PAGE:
Jeremy Corbyn’s Shadow Cabinet reshuffle has already entered political folklore for the time it has taken - 30 hours from first meeting to confirmation of his new-look top team, and still it goes on. Three shadow ministers resigned this morning and more are expected to follow.
You could be mistaken for thinking it’s the only politics story in town, with wall-to-wall media coverage and reporters reduced to spending hours in Westminster stairwells waiting for news from the Labour leader’s office.
While sucking the life out of Westminster, major stories have broken but were drowned out by the reshuffle drama and Labour’s civil war. Here are five.
Much of the north of England and Scotland has been underwater, devastating cities, towns and villages. The Government has come under fire for cutting funding for new defences and maintenance - but has robustly dismissed the claims.
The issue dominated Prime Minister’s Questions today, and Mr Corbyn called for a cross-party approach to flooding and demanded cuts are “reversed”. But his attacks were neutered by repeated references to Labour’s ups and downs.
And David Cameron knew it. He said: “The idea (Jeremy Corbyn) is going to be faster on floods when it takes him three days to conduct a reshuffle is frankly laughable. Since I walked into the chamber this morning, his shadow foreign minister resigned, his shadow defence minister resigned - he can't run anything.”
Westminster reporters continued to press the PM’s official spokesman after the session, but the detail is unlikely to knock Labour’s in-fighting off the front pages tomorrow.
David Cameron was in an embarrassing retreat. On Tuesday morning, sources slipped out to the BBC that he would allow ministers to campaign for Britain to leave the EU, suspending collective responsibility for the duration of the referendum campaign slated for this week. Make no mistake, it was a U-turn.
Before Christmas, Downing Street insisted no decision would be made until Mr Cameron had concluded his negotiations over a new deal with Brussels. He’d even suggested to Andrew Marr last year his Cabinet would be expected to hold the Government line.
The driving force for shifting the position was grumbling from his senior ministers - including Speaker of the House, Chris Grayling - demanding that they be allowed to speak freely.
Eurosceptics welcomed the move, allowing the likes of Home Secretary Theresa May and Sajid Javid, the Business Secretary, to campaign to leave without having to quit. But it arguably shows David Cameron commands as much discipline of his troops as his Labour counterpart.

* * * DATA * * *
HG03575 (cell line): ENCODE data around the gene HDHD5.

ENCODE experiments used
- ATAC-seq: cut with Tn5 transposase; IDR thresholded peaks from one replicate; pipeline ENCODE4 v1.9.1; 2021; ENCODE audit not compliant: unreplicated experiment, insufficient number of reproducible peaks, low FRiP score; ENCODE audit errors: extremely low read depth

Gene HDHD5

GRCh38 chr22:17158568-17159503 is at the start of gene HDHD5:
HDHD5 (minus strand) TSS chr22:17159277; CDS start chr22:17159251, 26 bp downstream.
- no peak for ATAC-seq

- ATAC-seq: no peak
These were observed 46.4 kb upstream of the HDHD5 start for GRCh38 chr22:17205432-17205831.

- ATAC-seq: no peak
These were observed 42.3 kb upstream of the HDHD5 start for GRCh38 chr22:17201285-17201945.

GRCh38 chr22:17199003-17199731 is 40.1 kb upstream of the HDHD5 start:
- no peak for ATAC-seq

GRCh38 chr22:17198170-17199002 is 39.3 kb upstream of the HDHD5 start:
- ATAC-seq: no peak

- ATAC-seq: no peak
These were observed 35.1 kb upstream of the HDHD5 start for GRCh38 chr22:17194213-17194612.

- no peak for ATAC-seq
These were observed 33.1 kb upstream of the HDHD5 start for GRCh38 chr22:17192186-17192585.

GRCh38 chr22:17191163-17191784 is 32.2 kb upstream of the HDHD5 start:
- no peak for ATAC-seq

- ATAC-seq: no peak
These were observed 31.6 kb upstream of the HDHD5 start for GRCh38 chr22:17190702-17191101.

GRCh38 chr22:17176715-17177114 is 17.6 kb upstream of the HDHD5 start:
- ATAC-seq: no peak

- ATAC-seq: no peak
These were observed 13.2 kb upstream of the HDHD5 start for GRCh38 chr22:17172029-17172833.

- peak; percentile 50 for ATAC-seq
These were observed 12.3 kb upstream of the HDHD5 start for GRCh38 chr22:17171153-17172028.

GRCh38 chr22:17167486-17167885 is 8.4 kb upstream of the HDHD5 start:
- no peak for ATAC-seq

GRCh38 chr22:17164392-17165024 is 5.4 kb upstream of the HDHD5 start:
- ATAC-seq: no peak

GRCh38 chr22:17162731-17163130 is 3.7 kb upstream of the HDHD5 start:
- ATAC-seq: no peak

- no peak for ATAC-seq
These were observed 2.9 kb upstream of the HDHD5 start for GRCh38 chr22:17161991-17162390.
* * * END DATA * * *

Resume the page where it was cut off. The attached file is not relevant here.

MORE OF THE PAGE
New legislation that will end the principle of lifelong, secure tenancies for council homes was voted through at 3am on Tuesday. Some 65 pages of amendments and clauses were added at the “last-minute”, yet ministers refused to move the debate.
Aside from restricting the right of people to live in their council home for life, the Housing Bill rebrands “affordable housing” to include homes costing up to £450,000 in London and £250,000 outside - a move that will allow the Government to include more homes in its affordable homes target.
The Fire Brigades Union was furious after the Government confirmed it was handing control of fire and rescue policy in England to the Home Office, ending the separate management structure from the police. The services were previously the responsibility of the Department for Communities and Local Government.
On paper a dry Whitehall re-arrangement of the deckchairs, the trade union warned the "half-baked suggestion" would allow “empire building” for elected Police and Crime Commissioners (PCCs) and put cost-saving before protecting lives.
Its general secretary Matt Wrack said: “We have always agreed with close collaboration with other emergency services, but we remain concerned that the takeover of our service by PCCs will mean a loss of our independence and a threat to the professionalism of firefighters.”
The first working day after Christmas saw commuters confronted with a 1.1 per cent leap in ticket prices. Mr Corbyn joined passengers at London’s Kings Cross to label the increase “objectionable”, but reporters were more concerned about the reshuffle (though the Labour leader refused to answer questions on it).
Labour's London mayoral candidate Sadiq Khan is promising to freeze rail fares in the capital if he wins the election next year, and Labour campaigners and MPs were on the streets today, blaming the Conservatives for price increases that "cost us a fortune". But some noted how the “grid” - aka Labour’s daily media plan - had been undermined.